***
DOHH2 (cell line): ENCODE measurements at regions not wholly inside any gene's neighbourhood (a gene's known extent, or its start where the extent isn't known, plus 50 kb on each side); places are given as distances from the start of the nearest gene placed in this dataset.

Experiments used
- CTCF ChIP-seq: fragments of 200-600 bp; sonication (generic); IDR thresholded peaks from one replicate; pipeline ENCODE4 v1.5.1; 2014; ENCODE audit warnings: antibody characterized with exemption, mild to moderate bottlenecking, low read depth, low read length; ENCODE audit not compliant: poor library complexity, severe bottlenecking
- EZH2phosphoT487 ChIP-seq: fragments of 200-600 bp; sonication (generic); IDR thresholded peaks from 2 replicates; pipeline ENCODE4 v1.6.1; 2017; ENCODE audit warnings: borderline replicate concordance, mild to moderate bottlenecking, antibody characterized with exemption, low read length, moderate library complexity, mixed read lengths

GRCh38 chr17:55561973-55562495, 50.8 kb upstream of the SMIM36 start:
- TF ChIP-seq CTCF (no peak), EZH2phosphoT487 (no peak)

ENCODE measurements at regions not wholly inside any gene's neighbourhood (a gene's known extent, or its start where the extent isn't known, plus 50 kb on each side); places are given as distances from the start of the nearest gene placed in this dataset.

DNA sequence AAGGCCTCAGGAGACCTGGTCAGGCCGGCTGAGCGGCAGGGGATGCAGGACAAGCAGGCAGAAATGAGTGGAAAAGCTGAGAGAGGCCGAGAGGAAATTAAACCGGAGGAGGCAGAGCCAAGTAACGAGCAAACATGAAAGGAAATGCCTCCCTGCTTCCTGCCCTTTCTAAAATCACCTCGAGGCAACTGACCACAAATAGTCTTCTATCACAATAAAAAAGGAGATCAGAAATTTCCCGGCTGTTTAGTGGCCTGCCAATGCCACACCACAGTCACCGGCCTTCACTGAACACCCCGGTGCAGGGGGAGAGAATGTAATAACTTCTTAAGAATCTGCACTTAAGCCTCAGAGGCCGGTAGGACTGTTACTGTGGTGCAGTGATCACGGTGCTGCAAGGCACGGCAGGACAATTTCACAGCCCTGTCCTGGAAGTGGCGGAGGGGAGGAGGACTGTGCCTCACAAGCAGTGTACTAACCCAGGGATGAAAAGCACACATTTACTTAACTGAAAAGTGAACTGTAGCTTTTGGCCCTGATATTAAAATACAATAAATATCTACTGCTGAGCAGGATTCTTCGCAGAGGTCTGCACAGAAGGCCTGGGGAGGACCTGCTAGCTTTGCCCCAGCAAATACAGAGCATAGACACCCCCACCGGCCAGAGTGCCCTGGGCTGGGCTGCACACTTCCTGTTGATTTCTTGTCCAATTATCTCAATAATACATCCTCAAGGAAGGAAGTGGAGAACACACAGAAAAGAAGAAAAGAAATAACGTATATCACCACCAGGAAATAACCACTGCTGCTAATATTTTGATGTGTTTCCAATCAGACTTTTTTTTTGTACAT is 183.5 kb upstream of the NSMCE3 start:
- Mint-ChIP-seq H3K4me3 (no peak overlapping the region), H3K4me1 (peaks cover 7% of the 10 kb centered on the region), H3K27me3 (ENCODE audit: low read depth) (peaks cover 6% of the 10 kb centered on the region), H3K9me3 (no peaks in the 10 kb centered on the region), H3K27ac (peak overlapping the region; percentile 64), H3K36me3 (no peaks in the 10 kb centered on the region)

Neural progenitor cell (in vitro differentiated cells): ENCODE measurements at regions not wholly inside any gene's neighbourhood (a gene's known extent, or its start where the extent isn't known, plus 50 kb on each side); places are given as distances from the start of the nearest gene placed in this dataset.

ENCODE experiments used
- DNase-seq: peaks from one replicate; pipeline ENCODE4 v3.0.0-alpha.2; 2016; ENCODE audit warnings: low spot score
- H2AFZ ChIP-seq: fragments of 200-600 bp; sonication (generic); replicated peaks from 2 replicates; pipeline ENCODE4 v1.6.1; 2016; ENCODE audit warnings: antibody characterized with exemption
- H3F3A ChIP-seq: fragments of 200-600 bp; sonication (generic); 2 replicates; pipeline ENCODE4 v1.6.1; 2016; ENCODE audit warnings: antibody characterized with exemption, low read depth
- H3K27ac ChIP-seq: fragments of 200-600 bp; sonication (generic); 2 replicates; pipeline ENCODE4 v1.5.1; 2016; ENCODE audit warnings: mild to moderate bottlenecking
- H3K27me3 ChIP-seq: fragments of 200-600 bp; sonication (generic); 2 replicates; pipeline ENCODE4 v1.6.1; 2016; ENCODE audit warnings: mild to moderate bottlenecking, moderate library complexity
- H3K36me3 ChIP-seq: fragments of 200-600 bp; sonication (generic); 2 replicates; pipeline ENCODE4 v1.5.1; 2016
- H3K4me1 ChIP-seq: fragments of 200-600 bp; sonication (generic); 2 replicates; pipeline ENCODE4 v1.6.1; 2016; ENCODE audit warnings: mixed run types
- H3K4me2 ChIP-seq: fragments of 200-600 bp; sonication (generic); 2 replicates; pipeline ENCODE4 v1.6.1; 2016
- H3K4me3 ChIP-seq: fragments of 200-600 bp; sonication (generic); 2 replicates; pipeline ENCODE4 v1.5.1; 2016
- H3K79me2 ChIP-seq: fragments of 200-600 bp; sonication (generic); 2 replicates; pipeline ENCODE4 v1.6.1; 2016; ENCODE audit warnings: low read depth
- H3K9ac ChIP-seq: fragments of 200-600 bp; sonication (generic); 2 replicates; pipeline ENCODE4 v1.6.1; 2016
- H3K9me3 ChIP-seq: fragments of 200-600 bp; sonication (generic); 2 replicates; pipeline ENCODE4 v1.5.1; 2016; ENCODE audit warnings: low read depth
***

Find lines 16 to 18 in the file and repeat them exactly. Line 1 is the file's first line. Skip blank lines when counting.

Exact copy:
- H3K27me3 ChIP-seq: fragments of 200-600 bp; sonication (generic); 2 replicates; pipeline ENCODE4 v1.6.1; 2016; ENCODE audit warnings: mild to moderate bottlenecking, moderate library complexity
- H3K36me3 ChIP-seq: fragments of 200-600 bp; sonication (generic); 2 replicates; pipeline ENCODE4 v1.5.1; 2016
- H3K4me1 ChIP-seq: fragments of 200-600 bp; sonication (generic); 2 replicates; pipeline ENCODE4 v1.6.1; 2016; ENCODE audit warnings: mixed run types